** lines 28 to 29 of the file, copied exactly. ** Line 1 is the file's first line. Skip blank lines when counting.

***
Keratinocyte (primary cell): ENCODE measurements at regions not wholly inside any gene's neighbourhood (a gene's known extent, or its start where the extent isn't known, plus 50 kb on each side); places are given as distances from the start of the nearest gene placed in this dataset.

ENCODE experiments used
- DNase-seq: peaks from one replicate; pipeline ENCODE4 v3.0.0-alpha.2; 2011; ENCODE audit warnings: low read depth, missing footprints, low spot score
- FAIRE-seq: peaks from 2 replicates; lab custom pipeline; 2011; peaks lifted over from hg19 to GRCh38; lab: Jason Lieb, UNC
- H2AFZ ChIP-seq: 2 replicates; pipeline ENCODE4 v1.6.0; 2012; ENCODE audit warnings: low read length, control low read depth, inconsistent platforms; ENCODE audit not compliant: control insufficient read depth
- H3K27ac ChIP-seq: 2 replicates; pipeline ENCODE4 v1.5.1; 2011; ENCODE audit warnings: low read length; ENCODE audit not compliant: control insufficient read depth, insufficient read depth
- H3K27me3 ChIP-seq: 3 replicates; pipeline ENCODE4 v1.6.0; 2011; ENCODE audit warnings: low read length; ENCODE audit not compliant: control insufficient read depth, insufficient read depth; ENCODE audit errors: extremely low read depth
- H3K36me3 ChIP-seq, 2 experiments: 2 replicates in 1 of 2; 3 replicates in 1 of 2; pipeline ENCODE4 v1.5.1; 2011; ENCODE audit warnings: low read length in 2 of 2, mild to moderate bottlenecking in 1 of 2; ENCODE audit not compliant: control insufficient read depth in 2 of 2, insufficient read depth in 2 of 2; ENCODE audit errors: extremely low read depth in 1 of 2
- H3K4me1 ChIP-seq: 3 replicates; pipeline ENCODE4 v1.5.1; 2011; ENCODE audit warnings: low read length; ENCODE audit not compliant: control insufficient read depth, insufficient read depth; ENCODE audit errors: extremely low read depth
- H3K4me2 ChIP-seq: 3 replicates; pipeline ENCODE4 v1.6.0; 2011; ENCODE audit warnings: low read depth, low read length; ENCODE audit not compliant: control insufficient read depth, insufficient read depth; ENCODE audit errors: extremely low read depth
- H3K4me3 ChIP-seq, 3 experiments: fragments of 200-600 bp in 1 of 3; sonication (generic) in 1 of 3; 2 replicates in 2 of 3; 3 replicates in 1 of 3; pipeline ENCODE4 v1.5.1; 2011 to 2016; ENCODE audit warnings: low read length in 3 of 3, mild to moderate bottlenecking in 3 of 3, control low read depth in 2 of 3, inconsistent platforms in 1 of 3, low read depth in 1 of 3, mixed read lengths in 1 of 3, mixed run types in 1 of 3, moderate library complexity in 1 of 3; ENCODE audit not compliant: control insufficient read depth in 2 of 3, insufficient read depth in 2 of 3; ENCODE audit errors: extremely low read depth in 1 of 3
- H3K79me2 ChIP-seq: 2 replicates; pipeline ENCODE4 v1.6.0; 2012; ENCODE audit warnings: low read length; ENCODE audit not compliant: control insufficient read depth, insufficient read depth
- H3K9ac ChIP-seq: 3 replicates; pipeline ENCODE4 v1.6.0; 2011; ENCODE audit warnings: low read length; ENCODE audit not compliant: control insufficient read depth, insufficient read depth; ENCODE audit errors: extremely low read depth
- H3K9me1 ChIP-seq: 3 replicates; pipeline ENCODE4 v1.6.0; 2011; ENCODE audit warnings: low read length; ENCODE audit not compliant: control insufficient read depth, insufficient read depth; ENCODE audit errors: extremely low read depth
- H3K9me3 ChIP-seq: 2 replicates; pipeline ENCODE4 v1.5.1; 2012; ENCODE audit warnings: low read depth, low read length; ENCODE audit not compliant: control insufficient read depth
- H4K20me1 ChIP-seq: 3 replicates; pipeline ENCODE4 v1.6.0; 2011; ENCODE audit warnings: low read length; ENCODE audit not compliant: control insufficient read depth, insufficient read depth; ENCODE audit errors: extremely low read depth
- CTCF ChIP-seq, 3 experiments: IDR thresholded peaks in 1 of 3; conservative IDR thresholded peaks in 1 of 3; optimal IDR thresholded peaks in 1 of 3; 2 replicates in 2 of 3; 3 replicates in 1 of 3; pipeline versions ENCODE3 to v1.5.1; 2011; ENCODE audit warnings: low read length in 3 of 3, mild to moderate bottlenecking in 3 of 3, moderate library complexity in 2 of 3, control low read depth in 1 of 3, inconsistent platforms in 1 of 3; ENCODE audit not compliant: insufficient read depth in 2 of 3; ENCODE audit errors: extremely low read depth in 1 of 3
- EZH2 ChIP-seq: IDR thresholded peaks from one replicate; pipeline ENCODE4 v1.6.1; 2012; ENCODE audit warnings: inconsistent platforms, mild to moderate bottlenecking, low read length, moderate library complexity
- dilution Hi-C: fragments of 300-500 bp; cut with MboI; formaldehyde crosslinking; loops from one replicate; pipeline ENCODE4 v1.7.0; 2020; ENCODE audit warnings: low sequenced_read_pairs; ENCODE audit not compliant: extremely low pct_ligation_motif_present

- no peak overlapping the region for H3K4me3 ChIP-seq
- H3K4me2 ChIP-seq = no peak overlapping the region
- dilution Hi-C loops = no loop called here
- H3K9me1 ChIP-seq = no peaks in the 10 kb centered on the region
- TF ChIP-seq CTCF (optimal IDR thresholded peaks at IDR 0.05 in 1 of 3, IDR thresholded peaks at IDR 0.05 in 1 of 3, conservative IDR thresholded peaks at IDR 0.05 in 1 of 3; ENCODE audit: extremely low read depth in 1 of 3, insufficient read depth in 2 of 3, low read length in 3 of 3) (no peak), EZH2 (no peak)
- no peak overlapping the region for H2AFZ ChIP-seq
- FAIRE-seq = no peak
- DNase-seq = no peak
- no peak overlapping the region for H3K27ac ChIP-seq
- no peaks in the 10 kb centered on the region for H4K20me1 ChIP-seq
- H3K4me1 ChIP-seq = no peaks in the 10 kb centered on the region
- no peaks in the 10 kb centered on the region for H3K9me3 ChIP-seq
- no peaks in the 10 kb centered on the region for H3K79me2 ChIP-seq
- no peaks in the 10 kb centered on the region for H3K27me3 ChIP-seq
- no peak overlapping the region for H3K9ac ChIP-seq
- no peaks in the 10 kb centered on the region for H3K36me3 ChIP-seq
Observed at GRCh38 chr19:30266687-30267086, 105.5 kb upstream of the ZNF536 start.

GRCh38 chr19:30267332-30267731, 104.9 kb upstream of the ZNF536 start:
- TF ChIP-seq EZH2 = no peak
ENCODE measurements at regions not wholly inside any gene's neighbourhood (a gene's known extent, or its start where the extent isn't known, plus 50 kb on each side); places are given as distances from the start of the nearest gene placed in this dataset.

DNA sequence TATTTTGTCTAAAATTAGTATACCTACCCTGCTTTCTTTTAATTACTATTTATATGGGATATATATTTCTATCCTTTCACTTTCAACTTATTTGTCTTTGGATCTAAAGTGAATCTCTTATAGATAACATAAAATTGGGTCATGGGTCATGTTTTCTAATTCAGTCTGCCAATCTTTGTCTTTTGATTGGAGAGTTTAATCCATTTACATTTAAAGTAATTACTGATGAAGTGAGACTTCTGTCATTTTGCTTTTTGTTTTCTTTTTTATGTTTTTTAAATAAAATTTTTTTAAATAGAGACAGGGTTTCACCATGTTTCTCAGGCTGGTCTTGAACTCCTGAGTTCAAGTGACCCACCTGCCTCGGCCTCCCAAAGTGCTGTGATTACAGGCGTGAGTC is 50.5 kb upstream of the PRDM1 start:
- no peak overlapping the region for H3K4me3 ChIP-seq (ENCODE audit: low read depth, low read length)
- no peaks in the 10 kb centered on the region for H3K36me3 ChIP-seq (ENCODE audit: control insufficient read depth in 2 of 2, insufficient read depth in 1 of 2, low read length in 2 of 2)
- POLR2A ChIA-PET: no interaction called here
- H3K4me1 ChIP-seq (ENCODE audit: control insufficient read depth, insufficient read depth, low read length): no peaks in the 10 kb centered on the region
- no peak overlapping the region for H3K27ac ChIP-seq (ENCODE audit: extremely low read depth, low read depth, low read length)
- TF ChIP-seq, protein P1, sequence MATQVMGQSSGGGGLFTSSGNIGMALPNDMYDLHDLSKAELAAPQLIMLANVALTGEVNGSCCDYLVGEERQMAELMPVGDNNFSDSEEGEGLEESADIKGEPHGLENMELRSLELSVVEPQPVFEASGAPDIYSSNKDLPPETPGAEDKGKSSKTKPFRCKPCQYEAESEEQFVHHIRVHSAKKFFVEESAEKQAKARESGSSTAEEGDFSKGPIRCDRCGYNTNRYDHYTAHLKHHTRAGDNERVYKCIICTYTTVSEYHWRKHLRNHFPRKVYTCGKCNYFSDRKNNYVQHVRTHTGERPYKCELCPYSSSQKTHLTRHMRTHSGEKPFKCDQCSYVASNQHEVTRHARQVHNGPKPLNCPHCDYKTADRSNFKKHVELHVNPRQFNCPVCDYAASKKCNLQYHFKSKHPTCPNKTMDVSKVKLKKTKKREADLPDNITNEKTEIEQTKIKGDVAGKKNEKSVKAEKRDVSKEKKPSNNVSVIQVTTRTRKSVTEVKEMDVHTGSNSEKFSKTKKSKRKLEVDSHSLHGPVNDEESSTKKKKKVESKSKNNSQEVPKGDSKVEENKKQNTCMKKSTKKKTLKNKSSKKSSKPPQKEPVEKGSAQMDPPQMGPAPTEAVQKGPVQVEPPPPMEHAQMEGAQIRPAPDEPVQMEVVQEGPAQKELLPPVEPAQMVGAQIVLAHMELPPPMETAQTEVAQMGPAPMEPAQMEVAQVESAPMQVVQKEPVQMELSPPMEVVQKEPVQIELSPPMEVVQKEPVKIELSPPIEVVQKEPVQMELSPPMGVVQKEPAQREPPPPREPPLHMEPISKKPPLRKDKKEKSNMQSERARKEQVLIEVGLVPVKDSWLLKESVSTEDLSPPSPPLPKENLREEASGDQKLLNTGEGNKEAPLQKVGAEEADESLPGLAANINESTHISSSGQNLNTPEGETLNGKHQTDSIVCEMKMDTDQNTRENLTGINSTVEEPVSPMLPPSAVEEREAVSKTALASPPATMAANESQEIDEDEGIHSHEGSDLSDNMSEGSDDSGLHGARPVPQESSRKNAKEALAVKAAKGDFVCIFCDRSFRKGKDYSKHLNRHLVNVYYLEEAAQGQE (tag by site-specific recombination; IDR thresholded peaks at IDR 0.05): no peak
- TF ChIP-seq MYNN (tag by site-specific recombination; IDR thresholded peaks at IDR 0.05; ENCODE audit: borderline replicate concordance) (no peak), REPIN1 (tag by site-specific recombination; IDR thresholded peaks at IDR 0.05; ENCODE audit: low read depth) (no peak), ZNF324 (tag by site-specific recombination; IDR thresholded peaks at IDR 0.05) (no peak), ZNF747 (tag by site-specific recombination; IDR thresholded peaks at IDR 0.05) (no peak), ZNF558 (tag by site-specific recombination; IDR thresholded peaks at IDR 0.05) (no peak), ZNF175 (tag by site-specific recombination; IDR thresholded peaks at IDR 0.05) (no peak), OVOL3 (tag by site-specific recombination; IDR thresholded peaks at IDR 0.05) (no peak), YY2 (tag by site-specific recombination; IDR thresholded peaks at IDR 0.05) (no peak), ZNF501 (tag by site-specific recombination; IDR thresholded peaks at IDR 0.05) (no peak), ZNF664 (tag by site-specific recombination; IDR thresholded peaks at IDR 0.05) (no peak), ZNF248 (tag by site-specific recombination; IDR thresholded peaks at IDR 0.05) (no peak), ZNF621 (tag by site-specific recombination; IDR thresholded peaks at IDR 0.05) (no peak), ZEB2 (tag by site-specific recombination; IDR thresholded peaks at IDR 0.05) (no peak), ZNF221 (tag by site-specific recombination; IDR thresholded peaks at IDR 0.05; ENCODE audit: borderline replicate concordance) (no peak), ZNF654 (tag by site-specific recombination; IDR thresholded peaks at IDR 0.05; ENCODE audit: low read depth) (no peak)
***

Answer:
- no peak overlapping the region for H3K27ac ChIP-seq
- no peaks in the 10 kb centered on the region for H4K20me1 ChIP-seq